Peter Barnes and the nature of authority
Peter Barnes (1931-2004) was among the most theatrically-minded playwrights of the contemporary non-musical stage in England. His work makes use of virtually every element of theatre: spectacle, music, dance, heightened speech, etc. His plays are daring, ambitious, and not always successful. While Barnes obviously did not share the staging sensibilities of Renaissance playwrights, he did share their perspectives on authority. He wrote predominantly about the outward self and the private self, the significance of representation and the power of public display, corruption and innocence, order and chaos. I explore such questions as what attraction these themes held for Barnes, what connections exist (economically, socially, and politically) between Renaissance and post-industrialized England, and how Barnes and his Renaissance mentors use their work as cultural barometers and/or forecasters. But Barnes was a modern playwright, and the discussion is not limited to his connection to the Jacobeans.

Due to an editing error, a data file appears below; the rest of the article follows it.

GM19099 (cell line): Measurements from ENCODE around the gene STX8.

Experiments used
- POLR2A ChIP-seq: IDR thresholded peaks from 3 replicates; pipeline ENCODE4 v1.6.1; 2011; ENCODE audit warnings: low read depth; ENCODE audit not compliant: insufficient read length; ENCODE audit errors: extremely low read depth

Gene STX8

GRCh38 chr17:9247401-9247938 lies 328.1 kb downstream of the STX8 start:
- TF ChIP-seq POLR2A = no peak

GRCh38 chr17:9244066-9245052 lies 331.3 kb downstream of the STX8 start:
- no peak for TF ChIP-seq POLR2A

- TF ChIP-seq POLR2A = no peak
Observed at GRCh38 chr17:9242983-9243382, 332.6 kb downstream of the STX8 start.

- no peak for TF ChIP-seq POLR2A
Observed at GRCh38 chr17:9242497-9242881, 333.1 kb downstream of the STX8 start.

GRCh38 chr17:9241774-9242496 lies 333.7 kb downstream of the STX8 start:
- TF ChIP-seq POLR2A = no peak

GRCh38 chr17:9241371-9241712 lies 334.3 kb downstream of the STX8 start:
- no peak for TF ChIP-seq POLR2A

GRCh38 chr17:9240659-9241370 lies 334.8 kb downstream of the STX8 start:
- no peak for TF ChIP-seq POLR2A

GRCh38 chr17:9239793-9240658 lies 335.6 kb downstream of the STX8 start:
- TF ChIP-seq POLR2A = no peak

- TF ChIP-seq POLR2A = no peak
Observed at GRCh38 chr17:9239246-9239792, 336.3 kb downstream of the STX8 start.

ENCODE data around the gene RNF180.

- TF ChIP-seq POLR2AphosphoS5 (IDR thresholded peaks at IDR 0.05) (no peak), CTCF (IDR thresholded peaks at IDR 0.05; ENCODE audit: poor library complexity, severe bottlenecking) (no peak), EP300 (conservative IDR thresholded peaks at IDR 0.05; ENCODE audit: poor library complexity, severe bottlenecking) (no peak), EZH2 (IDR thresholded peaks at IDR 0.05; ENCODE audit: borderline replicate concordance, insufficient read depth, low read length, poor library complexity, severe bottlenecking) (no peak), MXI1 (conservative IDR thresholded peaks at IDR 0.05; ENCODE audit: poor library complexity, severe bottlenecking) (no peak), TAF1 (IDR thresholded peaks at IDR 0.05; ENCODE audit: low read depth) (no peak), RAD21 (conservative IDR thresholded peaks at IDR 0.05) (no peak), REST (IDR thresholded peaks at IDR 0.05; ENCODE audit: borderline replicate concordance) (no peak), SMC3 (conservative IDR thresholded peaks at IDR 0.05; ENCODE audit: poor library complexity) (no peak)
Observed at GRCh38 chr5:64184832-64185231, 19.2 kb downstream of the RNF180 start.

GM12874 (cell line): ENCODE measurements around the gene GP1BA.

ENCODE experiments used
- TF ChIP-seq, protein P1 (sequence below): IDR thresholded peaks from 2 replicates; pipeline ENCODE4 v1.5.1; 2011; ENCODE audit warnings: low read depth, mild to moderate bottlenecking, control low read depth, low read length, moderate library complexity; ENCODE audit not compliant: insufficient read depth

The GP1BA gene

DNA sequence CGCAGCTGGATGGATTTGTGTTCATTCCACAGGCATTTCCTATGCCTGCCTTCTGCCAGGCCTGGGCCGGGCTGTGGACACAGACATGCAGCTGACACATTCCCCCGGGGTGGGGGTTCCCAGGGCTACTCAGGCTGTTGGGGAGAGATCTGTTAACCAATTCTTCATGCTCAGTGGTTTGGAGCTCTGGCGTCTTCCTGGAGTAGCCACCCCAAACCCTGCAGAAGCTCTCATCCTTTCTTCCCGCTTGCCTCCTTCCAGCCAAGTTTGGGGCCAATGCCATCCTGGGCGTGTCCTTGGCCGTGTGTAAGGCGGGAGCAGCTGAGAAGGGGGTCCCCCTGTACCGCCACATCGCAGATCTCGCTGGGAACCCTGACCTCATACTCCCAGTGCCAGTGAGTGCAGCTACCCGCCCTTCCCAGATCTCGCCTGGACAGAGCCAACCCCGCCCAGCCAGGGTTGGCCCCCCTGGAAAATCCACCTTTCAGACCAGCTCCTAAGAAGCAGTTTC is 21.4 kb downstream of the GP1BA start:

Thesis (Ph. D.)--University of Toronto, Graduate Centre for Study of Drama, 1998